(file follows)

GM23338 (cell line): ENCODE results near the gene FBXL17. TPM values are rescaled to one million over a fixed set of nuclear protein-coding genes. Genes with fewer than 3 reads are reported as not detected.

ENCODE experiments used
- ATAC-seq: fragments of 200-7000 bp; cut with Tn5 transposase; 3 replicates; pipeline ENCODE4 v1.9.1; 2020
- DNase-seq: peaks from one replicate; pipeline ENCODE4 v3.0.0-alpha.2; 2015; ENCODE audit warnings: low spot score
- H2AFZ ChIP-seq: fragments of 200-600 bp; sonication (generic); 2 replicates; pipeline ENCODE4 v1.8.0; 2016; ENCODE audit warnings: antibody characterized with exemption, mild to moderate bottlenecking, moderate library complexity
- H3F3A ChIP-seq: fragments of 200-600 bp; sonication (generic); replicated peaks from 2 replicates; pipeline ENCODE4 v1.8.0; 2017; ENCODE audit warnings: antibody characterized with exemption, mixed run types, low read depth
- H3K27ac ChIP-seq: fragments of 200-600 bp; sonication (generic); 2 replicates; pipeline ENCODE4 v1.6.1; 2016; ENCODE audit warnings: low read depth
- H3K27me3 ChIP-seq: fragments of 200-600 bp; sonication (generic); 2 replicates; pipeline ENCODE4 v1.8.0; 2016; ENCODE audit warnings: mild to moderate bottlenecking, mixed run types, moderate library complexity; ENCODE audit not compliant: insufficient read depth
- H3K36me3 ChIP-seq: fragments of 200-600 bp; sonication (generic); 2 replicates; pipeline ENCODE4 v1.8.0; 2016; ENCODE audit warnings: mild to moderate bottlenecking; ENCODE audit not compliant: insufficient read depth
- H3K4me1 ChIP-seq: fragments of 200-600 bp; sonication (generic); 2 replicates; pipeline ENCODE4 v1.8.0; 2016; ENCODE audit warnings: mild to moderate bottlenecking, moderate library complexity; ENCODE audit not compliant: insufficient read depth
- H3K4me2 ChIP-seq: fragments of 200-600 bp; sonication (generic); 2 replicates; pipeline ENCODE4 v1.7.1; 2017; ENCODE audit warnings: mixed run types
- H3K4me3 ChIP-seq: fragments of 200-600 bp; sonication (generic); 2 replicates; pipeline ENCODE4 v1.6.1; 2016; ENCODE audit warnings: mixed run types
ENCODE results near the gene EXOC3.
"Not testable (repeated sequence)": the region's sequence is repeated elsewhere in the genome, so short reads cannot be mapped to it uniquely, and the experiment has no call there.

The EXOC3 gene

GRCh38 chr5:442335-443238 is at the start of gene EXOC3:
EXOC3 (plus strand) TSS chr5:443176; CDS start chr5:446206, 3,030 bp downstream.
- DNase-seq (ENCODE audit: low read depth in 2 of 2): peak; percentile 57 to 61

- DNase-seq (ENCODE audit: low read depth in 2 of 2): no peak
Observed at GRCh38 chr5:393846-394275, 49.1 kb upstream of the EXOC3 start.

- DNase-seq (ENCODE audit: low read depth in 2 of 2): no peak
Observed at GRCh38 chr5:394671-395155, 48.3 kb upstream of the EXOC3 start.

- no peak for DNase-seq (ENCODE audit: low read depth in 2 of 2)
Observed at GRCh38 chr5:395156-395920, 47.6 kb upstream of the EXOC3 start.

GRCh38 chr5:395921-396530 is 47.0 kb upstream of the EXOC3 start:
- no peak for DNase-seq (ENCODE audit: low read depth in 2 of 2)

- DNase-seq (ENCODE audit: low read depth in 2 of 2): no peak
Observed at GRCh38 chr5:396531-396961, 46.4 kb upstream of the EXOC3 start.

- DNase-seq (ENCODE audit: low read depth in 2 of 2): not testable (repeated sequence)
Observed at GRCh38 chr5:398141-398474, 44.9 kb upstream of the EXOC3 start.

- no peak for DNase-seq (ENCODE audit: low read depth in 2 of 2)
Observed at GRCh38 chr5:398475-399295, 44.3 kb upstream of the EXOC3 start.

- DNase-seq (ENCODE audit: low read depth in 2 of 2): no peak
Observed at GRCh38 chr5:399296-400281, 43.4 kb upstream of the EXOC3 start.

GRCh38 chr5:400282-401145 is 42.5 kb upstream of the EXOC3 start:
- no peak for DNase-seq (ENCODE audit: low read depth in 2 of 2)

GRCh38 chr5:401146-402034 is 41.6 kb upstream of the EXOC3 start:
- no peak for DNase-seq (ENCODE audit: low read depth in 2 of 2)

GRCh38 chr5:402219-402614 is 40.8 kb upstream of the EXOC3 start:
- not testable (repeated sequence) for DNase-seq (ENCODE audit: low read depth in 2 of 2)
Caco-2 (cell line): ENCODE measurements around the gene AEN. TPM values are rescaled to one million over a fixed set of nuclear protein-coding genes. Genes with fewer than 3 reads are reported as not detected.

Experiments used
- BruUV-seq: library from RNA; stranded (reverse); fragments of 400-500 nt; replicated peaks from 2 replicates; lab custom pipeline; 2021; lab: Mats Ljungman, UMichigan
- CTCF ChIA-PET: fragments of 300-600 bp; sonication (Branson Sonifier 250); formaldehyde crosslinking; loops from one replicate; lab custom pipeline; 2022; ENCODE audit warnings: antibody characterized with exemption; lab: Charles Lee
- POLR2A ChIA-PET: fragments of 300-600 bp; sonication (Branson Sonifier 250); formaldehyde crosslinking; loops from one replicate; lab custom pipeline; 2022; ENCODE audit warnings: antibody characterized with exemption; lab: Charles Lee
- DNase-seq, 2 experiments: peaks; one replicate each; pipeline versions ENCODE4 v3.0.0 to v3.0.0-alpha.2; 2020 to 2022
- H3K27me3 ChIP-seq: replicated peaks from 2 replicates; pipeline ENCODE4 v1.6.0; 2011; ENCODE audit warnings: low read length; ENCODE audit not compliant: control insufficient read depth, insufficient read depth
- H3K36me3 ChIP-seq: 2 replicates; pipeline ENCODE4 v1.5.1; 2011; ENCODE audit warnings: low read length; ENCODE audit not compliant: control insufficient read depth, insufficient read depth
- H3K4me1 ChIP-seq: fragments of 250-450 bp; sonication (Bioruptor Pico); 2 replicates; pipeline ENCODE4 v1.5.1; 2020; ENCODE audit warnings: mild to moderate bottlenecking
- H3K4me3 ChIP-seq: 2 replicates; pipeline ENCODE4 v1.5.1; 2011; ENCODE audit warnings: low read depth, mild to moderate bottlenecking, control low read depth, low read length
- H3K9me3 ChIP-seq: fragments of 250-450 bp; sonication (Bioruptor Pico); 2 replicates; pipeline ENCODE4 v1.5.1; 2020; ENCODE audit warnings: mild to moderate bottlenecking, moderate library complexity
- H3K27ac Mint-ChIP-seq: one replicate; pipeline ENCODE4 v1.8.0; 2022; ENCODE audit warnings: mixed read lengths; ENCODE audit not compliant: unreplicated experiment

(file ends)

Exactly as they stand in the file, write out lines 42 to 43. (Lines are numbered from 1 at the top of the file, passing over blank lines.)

Experiments used
- BruUV-seq: library from RNA; stranded (reverse); fragments of 400-500 nt; replicated peaks from 2 replicates; lab custom pipeline; 2021; lab: Mats Ljungman, UMichigan